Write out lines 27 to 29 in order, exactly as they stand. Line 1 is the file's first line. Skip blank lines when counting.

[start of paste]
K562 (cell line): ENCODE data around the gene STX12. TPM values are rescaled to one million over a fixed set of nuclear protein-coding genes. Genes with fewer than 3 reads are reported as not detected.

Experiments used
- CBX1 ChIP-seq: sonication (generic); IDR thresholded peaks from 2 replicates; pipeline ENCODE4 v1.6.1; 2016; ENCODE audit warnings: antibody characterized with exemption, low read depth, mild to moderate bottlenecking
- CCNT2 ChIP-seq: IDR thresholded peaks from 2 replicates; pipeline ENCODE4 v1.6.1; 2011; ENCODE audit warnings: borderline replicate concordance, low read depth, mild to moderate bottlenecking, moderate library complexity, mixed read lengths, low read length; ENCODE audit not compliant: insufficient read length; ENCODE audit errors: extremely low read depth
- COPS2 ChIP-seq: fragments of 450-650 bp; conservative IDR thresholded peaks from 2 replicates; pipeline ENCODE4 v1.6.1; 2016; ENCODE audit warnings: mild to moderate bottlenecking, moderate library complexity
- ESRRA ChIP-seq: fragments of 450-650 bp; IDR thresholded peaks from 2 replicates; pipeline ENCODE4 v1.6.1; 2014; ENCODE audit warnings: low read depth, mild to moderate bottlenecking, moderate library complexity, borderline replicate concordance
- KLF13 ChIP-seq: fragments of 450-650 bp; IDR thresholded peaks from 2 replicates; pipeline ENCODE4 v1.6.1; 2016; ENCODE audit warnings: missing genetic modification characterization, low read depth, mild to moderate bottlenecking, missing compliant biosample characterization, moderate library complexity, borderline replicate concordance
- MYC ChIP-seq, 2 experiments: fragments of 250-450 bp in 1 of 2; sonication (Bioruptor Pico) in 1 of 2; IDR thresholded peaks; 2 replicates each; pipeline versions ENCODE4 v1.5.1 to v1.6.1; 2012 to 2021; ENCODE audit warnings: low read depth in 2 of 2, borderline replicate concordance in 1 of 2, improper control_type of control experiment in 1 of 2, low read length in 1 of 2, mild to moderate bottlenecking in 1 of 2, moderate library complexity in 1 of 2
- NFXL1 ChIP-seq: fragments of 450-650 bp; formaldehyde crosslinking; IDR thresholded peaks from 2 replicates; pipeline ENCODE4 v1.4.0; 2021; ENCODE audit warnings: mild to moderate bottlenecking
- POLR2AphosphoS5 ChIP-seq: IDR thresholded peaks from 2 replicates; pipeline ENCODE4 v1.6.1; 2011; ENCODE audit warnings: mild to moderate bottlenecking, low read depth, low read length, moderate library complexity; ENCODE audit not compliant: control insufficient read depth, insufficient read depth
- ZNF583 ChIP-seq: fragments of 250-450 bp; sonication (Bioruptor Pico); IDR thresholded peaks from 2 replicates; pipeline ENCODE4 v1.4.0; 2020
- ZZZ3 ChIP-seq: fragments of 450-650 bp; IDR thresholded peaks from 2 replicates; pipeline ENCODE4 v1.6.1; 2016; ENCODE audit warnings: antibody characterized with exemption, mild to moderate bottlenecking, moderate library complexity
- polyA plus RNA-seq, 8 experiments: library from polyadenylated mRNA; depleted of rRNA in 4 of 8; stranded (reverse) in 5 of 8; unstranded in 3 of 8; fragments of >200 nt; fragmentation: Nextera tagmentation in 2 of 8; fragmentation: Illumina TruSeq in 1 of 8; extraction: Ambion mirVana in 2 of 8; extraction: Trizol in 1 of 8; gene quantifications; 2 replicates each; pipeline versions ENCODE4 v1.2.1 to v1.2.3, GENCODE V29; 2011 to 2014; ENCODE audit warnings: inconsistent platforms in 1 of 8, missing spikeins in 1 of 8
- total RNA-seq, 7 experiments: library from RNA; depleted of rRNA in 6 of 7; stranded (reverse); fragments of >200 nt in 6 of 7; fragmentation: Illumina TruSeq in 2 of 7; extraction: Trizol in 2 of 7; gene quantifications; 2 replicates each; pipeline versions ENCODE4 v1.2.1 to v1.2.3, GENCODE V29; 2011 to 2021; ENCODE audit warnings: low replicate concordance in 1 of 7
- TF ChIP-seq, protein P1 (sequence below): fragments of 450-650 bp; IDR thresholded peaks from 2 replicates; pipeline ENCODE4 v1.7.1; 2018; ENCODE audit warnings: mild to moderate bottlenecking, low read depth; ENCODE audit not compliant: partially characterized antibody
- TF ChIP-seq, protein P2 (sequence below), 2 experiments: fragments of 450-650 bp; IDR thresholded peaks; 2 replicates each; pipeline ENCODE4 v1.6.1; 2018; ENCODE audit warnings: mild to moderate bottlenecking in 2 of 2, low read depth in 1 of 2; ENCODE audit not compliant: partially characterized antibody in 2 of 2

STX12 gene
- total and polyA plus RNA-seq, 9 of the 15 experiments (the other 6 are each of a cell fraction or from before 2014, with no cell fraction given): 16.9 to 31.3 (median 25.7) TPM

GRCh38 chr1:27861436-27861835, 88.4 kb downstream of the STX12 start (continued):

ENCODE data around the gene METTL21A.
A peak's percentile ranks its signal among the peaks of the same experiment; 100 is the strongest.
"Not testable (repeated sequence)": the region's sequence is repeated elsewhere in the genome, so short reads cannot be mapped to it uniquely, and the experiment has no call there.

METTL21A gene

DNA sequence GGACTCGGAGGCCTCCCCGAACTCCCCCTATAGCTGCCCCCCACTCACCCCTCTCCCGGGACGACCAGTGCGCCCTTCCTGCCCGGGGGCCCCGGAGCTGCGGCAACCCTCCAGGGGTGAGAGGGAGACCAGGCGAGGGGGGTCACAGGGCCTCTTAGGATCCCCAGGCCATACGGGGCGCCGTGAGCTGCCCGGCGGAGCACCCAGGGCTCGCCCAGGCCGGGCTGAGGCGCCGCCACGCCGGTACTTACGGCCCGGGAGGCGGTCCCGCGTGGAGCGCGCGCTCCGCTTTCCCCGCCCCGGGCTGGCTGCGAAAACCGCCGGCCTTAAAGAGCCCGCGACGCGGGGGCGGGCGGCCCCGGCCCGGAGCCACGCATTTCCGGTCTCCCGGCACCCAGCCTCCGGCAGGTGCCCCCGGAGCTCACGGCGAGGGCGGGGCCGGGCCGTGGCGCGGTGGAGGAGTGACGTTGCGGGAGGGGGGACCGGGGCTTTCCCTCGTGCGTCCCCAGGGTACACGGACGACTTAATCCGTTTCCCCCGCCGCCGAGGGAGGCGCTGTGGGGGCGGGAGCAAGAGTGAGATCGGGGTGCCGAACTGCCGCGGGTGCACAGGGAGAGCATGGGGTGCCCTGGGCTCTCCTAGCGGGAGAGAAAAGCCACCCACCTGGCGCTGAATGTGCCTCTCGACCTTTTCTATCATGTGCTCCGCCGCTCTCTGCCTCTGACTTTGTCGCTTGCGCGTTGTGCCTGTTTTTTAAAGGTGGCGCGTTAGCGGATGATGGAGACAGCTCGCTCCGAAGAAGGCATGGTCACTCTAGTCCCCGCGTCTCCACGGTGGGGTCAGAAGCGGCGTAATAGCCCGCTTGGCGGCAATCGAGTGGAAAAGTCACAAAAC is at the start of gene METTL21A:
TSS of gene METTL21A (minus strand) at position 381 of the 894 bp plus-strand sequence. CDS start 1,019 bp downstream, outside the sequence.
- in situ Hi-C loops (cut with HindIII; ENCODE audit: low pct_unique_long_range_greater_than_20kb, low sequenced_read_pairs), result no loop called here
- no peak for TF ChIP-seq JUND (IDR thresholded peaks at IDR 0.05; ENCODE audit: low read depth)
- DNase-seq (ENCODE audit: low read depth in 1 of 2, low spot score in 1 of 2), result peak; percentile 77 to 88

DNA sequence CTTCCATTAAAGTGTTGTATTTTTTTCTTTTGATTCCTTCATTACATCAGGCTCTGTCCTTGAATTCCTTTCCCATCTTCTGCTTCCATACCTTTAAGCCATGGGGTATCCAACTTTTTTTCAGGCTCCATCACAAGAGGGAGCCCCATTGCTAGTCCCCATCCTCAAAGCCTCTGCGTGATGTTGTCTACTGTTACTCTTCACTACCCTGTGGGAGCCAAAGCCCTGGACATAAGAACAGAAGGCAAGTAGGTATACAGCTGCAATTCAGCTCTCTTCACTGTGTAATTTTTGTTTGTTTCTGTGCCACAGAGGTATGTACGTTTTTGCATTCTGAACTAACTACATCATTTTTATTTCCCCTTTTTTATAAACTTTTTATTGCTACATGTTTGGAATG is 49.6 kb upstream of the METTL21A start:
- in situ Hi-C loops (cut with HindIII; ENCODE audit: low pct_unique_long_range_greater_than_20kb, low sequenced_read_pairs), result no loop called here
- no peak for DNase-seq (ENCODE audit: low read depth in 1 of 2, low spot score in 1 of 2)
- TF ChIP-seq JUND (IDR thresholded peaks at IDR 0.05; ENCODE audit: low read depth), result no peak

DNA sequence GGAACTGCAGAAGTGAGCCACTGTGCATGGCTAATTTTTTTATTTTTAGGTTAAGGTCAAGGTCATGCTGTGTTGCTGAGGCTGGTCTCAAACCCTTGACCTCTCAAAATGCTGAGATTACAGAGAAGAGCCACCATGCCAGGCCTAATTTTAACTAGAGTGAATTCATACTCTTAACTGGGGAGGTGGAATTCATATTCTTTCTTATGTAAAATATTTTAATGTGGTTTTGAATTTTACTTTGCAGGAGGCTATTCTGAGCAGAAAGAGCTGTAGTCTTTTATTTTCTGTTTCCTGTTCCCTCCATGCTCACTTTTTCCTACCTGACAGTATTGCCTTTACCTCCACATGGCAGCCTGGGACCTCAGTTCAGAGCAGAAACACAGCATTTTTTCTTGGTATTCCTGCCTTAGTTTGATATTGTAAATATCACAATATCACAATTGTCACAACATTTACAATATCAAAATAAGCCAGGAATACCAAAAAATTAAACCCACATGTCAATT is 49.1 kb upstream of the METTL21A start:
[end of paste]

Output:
- no peak for TF ChIP-seq JUND (IDR thresholded peaks at IDR 0.05; ENCODE audit: low read depth)
- DNase-seq (ENCODE audit: low read depth in 1 of 2, low spot score in 1 of 2), result peak; percentile 77 to 88

DNA sequence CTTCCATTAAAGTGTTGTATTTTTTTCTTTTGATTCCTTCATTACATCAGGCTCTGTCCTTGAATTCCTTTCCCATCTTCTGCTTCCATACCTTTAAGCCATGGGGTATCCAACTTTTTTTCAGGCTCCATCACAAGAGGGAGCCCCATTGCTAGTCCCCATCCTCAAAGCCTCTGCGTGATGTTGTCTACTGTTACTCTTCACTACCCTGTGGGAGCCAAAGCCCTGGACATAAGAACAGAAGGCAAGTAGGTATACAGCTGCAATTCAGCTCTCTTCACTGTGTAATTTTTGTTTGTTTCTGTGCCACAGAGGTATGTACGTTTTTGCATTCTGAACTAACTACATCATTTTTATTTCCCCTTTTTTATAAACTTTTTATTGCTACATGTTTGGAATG is 49.6 kb upstream of the METTL21A start: